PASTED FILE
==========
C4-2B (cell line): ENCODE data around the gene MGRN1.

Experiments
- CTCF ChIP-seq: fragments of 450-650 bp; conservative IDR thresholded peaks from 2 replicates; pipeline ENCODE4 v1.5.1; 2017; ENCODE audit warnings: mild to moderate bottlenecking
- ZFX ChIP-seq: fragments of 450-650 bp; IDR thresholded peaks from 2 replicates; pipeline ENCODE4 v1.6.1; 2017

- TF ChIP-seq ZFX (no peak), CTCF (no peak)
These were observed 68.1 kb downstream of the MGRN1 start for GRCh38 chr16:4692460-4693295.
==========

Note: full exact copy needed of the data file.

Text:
C4-2B (cell line): ENCODE data around the gene MGRN1.

Experiments
- CTCF ChIP-seq: fragments of 450-650 bp; conservative IDR thresholded peaks from 2 replicates; pipeline ENCODE4 v1.5.1; 2017; ENCODE audit warnings: mild to moderate bottlenecking
- ZFX ChIP-seq: fragments of 450-650 bp; IDR thresholded peaks from 2 replicates; pipeline ENCODE4 v1.6.1; 2017

- TF ChIP-seq ZFX (no peak), CTCF (no peak)
These were observed 68.1 kb downstream of the MGRN1 start for GRCh38 chr16:4692460-4693295.